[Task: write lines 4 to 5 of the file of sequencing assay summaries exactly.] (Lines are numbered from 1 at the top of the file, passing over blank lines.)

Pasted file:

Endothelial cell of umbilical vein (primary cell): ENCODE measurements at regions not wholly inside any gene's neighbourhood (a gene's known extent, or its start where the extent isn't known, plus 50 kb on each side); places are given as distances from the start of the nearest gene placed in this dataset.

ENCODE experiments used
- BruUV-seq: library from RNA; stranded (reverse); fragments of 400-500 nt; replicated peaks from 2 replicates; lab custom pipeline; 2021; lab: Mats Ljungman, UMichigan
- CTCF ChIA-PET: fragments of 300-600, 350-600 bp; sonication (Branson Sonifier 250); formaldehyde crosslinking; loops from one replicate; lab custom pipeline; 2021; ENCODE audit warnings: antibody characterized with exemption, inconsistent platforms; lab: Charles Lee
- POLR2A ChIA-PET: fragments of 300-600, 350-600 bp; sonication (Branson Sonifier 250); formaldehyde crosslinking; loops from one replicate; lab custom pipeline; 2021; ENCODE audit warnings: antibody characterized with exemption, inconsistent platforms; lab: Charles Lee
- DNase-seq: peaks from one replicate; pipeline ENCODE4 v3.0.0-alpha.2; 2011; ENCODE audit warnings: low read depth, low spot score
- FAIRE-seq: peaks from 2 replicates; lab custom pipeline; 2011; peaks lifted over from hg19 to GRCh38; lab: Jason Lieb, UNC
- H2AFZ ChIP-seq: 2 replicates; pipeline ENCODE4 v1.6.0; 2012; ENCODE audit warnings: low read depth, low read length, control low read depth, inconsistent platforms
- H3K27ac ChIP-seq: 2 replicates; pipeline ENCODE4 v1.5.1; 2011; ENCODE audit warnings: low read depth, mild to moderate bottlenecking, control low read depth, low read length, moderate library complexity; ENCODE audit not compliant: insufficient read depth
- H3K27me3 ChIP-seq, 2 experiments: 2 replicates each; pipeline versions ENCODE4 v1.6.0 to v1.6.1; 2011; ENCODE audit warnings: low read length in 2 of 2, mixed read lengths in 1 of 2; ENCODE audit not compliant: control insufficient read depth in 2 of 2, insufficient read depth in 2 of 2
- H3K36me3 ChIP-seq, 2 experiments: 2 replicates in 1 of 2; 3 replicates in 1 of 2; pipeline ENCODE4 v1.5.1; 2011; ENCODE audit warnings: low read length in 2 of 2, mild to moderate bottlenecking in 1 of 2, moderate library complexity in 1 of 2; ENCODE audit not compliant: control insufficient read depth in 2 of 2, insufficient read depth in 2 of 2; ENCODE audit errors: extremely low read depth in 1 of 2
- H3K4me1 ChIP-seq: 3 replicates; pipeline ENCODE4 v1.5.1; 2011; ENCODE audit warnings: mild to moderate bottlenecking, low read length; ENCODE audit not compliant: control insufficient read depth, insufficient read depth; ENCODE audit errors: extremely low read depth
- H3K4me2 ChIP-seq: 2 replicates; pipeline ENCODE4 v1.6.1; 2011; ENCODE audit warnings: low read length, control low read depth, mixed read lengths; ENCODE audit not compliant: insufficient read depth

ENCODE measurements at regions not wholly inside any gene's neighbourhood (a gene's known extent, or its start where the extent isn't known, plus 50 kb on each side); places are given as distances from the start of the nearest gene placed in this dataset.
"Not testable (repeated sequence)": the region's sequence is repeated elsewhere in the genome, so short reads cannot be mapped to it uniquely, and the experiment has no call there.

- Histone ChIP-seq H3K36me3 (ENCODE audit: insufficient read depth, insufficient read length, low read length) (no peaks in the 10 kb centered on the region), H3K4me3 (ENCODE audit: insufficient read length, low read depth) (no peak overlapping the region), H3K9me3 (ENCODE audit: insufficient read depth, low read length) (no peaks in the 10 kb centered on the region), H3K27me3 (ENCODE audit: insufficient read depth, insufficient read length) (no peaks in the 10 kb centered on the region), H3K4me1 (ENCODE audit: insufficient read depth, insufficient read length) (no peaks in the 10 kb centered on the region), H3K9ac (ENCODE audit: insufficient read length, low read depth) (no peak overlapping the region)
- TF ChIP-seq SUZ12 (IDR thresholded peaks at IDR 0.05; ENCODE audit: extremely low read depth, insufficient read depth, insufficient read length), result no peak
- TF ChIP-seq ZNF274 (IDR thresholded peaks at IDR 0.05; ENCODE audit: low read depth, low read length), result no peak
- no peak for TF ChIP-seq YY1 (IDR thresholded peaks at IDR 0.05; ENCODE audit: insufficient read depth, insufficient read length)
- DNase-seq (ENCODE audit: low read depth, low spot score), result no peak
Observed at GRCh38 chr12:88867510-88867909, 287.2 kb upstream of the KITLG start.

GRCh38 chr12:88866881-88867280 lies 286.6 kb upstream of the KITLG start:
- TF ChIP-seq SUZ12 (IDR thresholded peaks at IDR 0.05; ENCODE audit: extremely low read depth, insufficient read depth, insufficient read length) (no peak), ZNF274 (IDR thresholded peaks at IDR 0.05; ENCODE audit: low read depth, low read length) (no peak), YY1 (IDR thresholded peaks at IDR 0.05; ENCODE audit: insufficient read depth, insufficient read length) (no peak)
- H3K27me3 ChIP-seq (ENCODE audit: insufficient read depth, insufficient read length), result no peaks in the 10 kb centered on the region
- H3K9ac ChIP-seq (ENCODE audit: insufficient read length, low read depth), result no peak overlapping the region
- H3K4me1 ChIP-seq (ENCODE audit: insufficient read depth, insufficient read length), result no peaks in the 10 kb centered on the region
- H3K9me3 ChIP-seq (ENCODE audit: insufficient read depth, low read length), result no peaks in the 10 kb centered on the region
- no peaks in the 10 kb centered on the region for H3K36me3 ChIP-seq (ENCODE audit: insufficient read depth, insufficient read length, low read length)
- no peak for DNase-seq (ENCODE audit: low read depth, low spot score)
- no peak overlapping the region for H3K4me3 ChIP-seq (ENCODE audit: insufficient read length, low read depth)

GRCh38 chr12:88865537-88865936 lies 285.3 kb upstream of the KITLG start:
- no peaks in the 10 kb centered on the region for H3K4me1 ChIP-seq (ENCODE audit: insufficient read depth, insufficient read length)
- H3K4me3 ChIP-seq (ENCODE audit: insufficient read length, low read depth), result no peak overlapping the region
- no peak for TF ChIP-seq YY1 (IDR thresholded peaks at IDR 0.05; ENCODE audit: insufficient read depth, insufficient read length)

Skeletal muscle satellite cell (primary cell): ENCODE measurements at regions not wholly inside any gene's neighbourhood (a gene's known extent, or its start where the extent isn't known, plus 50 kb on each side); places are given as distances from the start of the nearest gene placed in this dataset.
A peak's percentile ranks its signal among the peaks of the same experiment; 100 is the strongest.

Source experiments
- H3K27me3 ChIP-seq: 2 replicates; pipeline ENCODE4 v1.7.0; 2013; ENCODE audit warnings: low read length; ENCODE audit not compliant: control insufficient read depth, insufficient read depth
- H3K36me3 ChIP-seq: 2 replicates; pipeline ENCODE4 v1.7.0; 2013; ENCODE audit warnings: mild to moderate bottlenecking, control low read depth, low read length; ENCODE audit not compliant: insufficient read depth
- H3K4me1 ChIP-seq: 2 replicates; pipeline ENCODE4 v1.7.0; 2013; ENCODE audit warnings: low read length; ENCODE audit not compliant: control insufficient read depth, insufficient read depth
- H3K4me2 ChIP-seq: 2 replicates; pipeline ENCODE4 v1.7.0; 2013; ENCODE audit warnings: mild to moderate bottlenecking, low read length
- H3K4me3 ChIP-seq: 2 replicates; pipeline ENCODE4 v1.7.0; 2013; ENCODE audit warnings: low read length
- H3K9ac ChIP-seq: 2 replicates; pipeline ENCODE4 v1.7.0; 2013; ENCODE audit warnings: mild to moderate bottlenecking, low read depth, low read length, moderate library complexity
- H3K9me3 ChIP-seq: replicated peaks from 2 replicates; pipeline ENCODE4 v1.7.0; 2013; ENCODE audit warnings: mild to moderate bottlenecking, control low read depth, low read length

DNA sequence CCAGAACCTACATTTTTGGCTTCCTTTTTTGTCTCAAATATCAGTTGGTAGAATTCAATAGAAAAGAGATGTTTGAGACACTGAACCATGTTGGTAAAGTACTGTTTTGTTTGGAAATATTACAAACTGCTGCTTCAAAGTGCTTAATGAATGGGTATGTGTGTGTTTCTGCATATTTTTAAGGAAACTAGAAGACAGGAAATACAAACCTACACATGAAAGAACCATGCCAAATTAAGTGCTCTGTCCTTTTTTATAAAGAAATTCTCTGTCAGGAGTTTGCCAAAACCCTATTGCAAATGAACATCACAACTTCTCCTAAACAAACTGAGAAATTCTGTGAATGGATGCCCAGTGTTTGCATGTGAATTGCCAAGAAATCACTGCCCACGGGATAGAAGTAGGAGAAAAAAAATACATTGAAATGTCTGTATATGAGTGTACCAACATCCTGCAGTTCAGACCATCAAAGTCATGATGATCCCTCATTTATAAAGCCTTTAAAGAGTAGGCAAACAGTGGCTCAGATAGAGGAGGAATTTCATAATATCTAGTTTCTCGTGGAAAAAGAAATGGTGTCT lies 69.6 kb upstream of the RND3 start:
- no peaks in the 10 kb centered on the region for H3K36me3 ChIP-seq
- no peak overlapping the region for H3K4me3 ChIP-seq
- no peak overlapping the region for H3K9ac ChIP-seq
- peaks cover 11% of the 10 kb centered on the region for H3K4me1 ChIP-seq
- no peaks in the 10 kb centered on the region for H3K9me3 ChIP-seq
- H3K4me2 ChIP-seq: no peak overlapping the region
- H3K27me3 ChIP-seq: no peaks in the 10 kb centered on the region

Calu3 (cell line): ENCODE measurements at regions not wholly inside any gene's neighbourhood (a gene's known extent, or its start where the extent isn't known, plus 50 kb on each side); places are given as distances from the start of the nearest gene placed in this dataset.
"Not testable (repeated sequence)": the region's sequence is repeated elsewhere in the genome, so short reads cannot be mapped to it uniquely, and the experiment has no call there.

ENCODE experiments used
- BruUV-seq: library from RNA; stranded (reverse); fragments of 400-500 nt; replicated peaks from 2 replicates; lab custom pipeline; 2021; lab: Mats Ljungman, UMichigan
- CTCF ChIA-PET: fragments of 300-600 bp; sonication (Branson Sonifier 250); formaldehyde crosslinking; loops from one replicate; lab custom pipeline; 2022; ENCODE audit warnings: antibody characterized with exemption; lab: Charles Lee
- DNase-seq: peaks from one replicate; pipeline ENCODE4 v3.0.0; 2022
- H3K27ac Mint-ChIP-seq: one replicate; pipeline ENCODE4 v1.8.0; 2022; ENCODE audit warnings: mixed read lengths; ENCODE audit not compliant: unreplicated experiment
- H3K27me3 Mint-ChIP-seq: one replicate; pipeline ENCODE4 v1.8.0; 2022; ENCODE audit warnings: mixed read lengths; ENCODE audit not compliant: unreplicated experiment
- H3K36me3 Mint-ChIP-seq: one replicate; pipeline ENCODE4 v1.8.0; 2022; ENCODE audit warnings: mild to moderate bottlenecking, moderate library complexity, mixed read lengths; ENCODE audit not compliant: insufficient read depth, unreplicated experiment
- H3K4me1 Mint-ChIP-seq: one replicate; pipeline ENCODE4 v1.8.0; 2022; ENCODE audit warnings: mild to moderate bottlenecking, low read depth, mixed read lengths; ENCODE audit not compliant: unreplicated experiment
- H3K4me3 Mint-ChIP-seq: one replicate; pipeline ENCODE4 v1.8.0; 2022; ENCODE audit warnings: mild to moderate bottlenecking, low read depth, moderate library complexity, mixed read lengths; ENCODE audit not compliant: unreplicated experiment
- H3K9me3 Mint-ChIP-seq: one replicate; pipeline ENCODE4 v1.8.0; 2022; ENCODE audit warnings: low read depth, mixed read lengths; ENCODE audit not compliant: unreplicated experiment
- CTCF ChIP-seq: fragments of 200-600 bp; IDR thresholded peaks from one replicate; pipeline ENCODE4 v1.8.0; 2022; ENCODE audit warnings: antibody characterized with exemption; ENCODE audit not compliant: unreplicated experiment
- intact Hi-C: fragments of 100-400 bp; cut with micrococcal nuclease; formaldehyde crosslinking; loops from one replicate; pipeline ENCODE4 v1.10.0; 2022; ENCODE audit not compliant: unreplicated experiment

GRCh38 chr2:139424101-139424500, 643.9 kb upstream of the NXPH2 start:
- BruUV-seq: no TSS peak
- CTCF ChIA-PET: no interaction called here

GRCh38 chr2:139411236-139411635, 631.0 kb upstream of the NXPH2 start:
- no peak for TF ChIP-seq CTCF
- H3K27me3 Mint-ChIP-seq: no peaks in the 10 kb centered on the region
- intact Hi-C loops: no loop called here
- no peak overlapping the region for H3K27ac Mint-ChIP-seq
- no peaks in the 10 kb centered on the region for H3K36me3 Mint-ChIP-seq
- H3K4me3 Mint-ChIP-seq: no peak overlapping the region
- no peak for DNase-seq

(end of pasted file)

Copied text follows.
- CTCF ChIA-PET: fragments of 300-600, 350-600 bp; sonication (Branson Sonifier 250); formaldehyde crosslinking; loops from one replicate; lab custom pipeline; 2021; ENCODE audit warnings: antibody characterized with exemption, inconsistent platforms; lab: Charles Lee
- POLR2A ChIA-PET: fragments of 300-600, 350-600 bp; sonication (Branson Sonifier 250); formaldehyde crosslinking; loops from one replicate; lab custom pipeline; 2021; ENCODE audit warnings: antibody characterized with exemption, inconsistent platforms; lab: Charles Lee